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Geothermal Power in Hawaii: Friend or Foe?

Located in Oceana, Hawaii is the 50th and most recent state of the United States. It has eight main islands and around 129 smaller islands, collectively known as the ‘Hawaiian Islands’. These islands are situated on top of a geothermal hot spot that feeds the Puna Geothermal Venture power plant.

Geothermal plants built on top of hot spots are capable of generating large amounts of clean and renewable electricity. Only a select few locations in the world are privileged enough to have geothermal resources like those of Hawaii. But is geothermal power the right choice for the US state?

About The Puna Geothermal Venture

The Puna Geothermal Venture (PGV) is the only power plant of its kind in Hawaii. It was closed for safety reasons in 2018 after the eruption of a nearby volcano. At the time of writing, PGV is still closed but its parent company Ormat hopes to start production again in the near future.

When operational, the power plant can provide 38 MW of electricity. This equates to roughly a quarter of Hawaii’s total power requirements. PGV even has permits allowing it to increase production to 60 MW in the future.

More information on PGV is available from the Hawaiian Electric and Ormat Technologies websites.

Concerns Surrounding The 2018 Kilauea Eruption

The 2018 eruption of Kilauea, Hawaii’s most active volcano, shut down the Puna Geothermal Venture. The eruption caused concern amongst locals who wondered if the power plant had something to do with it.

Lava flow from the 2018 Kilauea volcano eruption.
A lava flow from the 2018 Kilauea eruption reaching the outer perimeter of PGV.

The USGS Hawaiian Volcano Observatory helped to reassure locals that PGV likely had no influence on the eruption. In 2019, Ormat started proceedings to reopen it.

Whilst the operation of a geothermal plant can cause seismic activity, there is no evidence to suggest this is strong enough to cause earthquakes.

Other Environmental Concerns of Geothermal Power In Hawaii

Hawaii has a rich and diverse ecosystem spanning all 137 islands. Besides helping to support wildlife, this is a primary attraction for both locals and tourists. With Hawaii’s tourism industry key to its economy, it is vital that this ecosystem is protected.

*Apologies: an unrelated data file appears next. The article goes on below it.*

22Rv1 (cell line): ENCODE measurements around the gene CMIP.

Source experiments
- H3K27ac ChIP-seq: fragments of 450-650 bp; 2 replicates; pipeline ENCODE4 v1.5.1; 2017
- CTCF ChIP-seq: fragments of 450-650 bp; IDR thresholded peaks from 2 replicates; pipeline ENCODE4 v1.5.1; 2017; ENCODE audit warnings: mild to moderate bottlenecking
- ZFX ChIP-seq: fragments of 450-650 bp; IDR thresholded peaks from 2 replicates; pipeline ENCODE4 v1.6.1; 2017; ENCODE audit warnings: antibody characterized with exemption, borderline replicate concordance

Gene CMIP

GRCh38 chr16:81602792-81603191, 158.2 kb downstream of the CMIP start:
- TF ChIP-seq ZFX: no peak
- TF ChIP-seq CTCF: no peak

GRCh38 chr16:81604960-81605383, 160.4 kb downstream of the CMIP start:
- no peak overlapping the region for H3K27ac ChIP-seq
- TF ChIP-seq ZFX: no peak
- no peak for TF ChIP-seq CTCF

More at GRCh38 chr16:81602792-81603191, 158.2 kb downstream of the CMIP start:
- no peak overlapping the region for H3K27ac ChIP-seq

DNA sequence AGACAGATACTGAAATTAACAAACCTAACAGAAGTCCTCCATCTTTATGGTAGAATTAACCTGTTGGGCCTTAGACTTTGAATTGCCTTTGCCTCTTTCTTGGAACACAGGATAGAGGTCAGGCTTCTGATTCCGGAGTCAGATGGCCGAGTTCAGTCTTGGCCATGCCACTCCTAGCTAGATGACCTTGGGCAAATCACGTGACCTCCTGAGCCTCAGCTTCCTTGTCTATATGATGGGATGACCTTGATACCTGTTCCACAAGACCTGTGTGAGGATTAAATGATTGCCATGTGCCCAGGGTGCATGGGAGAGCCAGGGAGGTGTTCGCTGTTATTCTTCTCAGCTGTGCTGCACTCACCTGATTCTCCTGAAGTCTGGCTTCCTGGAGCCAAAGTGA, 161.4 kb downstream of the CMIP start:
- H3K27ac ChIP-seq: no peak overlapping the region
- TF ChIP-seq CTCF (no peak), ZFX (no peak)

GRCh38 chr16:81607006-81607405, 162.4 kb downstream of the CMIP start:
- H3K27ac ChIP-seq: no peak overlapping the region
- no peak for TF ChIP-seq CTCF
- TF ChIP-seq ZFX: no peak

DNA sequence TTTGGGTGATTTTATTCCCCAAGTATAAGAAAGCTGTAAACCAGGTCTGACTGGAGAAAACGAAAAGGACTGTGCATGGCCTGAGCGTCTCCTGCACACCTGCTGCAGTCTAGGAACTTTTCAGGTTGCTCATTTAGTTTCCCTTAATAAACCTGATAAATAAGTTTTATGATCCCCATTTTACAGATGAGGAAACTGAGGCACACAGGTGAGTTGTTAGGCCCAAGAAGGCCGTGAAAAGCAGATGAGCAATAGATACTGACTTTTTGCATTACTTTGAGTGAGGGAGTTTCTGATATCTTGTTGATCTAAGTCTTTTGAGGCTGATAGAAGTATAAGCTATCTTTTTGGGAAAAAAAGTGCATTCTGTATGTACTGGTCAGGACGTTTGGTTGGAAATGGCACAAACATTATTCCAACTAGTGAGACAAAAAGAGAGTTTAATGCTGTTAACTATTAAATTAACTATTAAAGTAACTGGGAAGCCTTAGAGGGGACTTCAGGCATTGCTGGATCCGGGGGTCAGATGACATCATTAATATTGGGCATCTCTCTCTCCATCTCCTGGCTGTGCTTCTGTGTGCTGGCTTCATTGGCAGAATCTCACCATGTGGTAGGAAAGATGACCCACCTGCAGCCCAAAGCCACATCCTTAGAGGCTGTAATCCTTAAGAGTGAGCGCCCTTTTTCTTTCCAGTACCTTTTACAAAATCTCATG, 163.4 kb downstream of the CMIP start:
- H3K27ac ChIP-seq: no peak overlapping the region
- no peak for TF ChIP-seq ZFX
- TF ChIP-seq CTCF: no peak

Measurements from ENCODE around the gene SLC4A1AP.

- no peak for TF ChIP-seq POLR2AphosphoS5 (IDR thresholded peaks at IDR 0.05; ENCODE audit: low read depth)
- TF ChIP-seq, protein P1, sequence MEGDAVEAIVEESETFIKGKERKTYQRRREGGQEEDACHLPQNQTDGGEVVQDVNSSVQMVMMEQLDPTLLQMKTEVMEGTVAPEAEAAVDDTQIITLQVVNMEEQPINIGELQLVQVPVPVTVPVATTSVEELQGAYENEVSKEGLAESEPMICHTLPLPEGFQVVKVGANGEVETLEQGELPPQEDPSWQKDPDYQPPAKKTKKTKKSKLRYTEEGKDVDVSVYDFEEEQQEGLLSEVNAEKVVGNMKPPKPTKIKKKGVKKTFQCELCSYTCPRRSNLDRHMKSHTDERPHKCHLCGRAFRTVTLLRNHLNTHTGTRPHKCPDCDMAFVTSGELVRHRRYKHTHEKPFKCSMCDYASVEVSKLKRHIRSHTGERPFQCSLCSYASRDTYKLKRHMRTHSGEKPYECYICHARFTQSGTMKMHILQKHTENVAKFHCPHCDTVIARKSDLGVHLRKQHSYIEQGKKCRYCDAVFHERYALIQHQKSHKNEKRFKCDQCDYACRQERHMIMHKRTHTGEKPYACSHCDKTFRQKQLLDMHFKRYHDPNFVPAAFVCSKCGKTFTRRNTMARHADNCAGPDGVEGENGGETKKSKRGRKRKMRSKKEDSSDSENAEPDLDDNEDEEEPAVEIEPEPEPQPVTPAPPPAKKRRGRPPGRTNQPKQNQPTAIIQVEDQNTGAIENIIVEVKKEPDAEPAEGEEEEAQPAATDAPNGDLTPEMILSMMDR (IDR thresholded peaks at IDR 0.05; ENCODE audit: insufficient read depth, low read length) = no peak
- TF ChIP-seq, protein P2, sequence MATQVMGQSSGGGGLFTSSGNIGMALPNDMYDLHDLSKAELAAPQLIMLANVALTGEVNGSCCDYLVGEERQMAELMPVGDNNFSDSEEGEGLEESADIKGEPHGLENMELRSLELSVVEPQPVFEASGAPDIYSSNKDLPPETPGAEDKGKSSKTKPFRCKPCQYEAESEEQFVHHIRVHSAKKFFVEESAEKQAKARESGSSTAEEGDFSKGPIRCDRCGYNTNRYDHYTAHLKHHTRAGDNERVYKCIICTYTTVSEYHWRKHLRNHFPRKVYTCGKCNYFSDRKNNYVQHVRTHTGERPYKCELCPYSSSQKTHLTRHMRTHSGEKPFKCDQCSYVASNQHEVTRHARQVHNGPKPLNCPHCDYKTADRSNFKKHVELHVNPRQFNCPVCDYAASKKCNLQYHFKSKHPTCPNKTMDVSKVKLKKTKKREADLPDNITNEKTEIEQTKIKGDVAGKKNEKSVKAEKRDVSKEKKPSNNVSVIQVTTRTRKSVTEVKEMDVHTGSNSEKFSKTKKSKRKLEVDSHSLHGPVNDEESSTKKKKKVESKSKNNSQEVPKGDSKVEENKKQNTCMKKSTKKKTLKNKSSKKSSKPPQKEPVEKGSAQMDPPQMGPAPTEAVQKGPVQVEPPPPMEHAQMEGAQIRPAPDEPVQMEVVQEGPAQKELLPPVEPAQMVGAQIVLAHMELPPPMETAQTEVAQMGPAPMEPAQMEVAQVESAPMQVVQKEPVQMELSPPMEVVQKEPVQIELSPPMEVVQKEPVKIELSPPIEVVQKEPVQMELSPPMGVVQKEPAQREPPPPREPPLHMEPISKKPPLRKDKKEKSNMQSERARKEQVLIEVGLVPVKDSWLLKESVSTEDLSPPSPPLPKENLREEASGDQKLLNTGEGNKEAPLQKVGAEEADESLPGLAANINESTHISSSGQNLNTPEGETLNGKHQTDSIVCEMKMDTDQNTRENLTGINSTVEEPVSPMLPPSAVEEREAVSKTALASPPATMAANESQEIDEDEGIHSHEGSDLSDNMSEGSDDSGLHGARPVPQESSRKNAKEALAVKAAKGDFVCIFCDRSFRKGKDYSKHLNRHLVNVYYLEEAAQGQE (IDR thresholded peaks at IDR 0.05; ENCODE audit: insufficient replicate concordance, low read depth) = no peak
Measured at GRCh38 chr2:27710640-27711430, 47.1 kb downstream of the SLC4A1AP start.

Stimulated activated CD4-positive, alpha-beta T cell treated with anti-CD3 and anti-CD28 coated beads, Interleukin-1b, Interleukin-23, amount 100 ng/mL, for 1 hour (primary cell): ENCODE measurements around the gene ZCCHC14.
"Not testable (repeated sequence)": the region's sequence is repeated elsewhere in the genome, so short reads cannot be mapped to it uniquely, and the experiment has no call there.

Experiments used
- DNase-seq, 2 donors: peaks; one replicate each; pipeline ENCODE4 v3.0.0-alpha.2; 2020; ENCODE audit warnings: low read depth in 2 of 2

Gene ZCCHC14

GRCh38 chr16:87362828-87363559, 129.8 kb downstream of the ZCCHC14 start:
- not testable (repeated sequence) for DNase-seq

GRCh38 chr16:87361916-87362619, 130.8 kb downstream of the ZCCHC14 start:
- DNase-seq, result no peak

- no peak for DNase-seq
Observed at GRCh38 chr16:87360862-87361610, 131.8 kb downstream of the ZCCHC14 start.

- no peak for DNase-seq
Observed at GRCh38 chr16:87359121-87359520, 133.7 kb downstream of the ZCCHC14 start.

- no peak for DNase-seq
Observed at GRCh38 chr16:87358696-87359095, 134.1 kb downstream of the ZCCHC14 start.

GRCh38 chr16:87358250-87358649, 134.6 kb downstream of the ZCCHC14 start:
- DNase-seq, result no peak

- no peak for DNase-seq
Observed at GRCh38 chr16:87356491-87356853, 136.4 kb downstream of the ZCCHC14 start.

Geothermal power brings with it a range of environmental impacts. These need to be carefully managed in order to avoid disastrous effects on the surrounding environment. Environmental concerns applicable to Hawaii’s PGV power plant include the following.

Water Quality & Consumption

Geothermal plants can bring water rich in sulfur and other minerals up to the surface. Whilst there is no suggestion that PGV has caused water quality issues, it is still a concern for local residents.

Chemical Spills

Geothermal power plants make use of chemicals at various stages of the production cycle. Such chemicals pose a danger to the environment and our health.

In 2016, the United States Environmental Protection Agency (EPA) ruled that PGV violated chemical safety rules. PGV’s operating company has since worked to minimize the risk of accidental chemical risk. As a result, the company has since complied with the rules.

Land Use

Geothermal power plants take up a considerable amount of land. In some locations, this can cause disruption to its ecosystem. This can affect plants, wildlife, and human activity.

Although land use is an issue, geothermal power plants still have a relatively small footprint. This is in contrast to other renewable energy technologies such as solar farms and wind farms. Clean Energy Ideas actually consider this smaller footprint to be one of the pros of geothermal energy.

Conclusion

Hawaii geothermal plants aren’t for everybody. They do come with a range of drawbacks, including the fact they are only effective in some parts of the world. This been said, they can offer a source of relatively cheap, clean, and renewable electricity.

With Hawaii perfectly situated to tap into geothermal resources, why wouldn’t the state consider it? Geothermal power has been in an operational or testing phase in Hawaii since the 1980s. The state has done well in regulating the industry and limiting overexpansion.

What’s the alternative? Since the closure of PGV in 2018, Hawaii has had to revert to the burning of fossil fuels. This releases carbon and other pollutants into the atmosphere, affecting our health and contributing to global warming. This is arguably far worse for the environment than geothermal power.